Inclusive disaster risk management : a framework and toolkit

FERRETTI, Silva
KHAMIS, Marion
2014

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This framework and toolkit have been designed to support practitioners in challenging and deepening inclusiveness in their work. They have been designed in simple language, so the resource should be easy to adapt for the use of field staff as a complement to existing manuals and operational resources on DRM. The practical framework contains the following sections:introduction, framework for inclusive DRM, levels of achievements, and assessing inclusiveness, using the framework for,  annexes and Q&A. Throughout the resource, related resources and checklists are provided and the toolbox features cartoons, tools catalogue, learning pills, case studies, poster and 4D lenses. These resources are useful for practitioners who want to develop an understanding of inclusive DRM framework and to learn how to practically assess inclusiveness in in ongoing DRM situations

Applied research on disability in Africa : general mapping

INTERNATIONAL FOUNDATION OF APPLIED DISABILITY RESEARCH (FIRAH)
2014

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“The goal of this literary review is to report on existing knowledge about applied research on the African continent, regarding the living conditions of people with disabilities, poverty, violence and sexual abuse especially regarding children and women with disabilities, community-based rehabilitation and employment”

Living with disability and disasters : UNISDR 2013 survey on living with disabilities and disasters : key findings

UNITED NATIONS OFFICE FOR DISASTER RISK REDUCTION (UNISDR)
2014

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This report discusses "the results of the first-ever UN global survey of persons living with disabilities (PWDs) on how they cope with disasters, illustrates why they die, or are injured, in disproportionate numbers in disasters. Survey responses from 5,717 persons from all over the world reveal that persons living with disabilities are rarely consulted about their needs in potential disaster situations." The report concludes with a number of recommendations for how to develop disaster risk reduction practises that include people with disabilities

Evacuation of people with visual impairments

Sørensen, Janne Gress
2014

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This Study aimed to increase knowledge and data on evacuation characteristics of vulnerable people and with a special focus on blind and visually impaired people.

 

An experimental program designed to obtain data on walking speeds horizontally and descending stairs, interaction between participants and their interaction with the building environment. Experiments were conducted in different buildings including office buildings, an institutional building and a tunnel. In total 148 people have participated in the experiments. Parallel to the evacuation experiments participants were interviewed not only about their experience with the experiments but also their use of different building types and the difficulties they meet.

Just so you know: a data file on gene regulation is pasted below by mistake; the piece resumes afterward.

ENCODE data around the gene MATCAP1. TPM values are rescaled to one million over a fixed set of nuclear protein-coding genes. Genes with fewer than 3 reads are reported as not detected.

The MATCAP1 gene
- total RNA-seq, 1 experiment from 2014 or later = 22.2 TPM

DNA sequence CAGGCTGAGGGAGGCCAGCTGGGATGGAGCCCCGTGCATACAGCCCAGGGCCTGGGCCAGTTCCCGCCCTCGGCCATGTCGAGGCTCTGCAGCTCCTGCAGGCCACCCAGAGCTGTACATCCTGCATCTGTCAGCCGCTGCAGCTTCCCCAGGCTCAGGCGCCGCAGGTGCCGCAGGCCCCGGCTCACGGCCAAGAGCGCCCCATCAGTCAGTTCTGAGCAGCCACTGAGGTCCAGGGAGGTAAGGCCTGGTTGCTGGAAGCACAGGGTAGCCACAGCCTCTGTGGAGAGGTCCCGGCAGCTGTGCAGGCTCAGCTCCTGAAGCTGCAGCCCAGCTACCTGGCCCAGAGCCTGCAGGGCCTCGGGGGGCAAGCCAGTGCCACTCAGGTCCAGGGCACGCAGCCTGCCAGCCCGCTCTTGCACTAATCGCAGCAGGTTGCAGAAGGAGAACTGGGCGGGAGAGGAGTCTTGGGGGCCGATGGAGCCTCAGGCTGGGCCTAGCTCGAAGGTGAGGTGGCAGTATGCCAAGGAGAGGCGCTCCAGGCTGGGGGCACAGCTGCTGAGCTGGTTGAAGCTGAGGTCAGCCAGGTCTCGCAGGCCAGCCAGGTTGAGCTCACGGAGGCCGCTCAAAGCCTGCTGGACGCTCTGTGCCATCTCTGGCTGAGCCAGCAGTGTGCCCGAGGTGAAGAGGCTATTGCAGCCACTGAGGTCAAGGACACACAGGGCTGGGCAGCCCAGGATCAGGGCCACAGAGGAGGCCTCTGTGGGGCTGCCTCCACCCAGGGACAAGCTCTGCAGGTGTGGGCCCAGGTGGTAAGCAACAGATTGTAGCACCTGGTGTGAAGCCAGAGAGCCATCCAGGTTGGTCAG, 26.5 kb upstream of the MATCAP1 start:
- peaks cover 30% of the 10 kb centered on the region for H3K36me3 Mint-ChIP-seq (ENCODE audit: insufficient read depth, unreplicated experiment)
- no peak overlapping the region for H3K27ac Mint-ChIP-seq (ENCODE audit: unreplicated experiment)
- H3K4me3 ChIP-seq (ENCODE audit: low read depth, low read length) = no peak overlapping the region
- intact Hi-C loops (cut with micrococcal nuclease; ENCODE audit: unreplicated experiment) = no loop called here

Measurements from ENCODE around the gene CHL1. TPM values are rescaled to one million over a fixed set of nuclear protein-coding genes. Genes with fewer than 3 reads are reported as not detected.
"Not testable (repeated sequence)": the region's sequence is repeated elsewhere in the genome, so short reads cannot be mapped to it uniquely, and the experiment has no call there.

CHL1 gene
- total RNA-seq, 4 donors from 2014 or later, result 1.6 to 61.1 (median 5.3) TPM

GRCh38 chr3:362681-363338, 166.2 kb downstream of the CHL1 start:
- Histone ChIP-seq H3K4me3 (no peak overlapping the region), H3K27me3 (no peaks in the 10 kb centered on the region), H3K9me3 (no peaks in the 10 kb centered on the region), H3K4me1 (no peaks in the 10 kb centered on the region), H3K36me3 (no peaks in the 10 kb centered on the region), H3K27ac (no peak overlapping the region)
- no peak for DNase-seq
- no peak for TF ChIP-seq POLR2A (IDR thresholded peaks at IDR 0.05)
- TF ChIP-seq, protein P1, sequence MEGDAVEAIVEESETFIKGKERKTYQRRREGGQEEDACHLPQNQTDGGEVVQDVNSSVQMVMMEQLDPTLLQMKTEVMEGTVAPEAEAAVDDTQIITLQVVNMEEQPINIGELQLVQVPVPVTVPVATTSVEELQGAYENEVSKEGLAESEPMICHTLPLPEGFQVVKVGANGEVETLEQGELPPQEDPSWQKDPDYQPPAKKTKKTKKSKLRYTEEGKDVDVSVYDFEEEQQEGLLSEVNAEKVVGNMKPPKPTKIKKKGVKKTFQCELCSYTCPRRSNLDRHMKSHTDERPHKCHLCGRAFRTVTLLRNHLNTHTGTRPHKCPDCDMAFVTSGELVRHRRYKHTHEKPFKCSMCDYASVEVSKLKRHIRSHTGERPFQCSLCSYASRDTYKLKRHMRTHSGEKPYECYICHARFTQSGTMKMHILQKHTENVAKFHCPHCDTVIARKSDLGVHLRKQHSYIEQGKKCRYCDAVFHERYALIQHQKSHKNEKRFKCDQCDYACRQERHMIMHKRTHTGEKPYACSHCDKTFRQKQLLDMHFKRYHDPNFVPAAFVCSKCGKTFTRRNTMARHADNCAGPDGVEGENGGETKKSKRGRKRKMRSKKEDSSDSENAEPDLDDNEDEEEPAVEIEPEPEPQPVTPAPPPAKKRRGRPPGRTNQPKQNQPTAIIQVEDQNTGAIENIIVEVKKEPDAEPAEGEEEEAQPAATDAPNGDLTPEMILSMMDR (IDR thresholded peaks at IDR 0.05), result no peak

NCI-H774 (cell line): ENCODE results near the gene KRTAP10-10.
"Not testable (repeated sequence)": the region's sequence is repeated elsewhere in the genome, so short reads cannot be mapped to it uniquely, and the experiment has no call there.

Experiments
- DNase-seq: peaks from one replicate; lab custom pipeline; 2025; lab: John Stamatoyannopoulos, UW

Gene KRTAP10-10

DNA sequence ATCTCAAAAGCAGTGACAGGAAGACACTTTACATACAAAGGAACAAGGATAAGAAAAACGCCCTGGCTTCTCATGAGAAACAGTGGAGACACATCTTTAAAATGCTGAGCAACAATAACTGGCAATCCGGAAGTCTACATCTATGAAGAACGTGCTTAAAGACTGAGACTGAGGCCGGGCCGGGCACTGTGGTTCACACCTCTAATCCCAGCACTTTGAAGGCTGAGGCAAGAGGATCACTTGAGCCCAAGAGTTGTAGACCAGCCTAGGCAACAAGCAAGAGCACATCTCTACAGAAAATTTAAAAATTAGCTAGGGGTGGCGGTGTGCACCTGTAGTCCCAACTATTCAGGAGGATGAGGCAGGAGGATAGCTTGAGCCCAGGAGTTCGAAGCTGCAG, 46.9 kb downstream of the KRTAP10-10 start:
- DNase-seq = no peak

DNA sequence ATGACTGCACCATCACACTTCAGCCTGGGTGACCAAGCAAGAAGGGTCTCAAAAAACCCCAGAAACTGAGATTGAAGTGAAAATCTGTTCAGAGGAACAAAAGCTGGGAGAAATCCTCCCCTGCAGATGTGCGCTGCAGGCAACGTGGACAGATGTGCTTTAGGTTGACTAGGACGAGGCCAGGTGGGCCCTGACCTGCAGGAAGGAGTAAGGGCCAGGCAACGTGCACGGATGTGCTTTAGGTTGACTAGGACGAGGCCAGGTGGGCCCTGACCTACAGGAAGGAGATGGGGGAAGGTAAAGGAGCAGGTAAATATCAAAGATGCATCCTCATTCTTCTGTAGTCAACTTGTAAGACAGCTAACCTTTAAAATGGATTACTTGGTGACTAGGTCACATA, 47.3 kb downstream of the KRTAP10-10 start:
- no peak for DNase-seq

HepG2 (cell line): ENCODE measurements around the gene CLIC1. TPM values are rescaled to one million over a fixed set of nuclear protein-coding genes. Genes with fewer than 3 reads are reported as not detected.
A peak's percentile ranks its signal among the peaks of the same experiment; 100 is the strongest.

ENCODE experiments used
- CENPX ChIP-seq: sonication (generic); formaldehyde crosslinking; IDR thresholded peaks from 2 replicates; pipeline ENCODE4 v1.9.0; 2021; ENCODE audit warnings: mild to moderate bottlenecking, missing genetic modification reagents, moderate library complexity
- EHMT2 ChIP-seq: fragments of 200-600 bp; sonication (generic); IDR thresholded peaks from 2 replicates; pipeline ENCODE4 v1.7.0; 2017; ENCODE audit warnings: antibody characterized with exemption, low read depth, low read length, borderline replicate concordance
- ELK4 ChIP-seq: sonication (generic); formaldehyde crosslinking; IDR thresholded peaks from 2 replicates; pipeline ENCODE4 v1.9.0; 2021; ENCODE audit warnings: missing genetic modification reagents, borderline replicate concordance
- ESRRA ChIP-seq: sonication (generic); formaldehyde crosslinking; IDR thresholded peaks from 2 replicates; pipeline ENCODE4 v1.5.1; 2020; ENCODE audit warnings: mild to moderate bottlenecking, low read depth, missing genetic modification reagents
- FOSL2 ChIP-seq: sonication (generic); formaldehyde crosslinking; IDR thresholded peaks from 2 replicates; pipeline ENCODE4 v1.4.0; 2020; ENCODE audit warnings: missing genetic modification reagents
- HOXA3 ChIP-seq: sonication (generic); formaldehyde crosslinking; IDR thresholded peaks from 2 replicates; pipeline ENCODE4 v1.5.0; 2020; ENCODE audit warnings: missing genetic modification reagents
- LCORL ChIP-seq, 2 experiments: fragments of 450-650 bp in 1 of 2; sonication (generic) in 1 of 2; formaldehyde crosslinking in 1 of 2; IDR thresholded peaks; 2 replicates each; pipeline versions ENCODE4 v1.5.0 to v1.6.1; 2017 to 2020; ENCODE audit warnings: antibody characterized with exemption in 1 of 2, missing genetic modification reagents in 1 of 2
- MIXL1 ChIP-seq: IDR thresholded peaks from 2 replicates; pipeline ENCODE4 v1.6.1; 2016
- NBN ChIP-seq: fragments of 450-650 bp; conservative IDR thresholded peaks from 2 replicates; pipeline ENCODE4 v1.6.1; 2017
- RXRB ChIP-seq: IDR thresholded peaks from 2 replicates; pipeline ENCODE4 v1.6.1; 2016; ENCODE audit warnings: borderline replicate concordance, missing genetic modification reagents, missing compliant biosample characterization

Checklist for integrating people with disabilities and others with access and functional needs into emergency preparedness, planning, response & recovery

KAILES, June Isaacson
2014

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When it comes to including people with disabilities and others with access and functional needs in emergency plans, strategic plans are rarely enough. Non-specific language and broad planning steps carries a substantial risk of discriminatory response and failure. It is the detail, the who, what, where, when, why, and how embedded in the tactical plans that make the difference. These details should also be incorporated into that standard operating procedures of departments and agencies, job aids, checklists, field operation guides, and training.


This checklist is for emergency planners, managers, responders, and public information officers (PIOs) who have responsibility for developing, maintaining, testing, delivering and revising emergency plans and services. Use it to help:

Evaluate current capacity of critical elements that integrate people with disabilities and others with access and functional needs into emergency planning, response, and recovery.
Develop inclusive emergency plans, policies, processes, protocols, training, job aids/checklists, standard operating procedures and exercise programs.
Periodically evaluate progress and identify elements that have been implemented, and areas that continue to need attention.

Disability, poverty and education: perceived barriers and (dis)connections in rural Guatemala

GRECH, Shaun
2014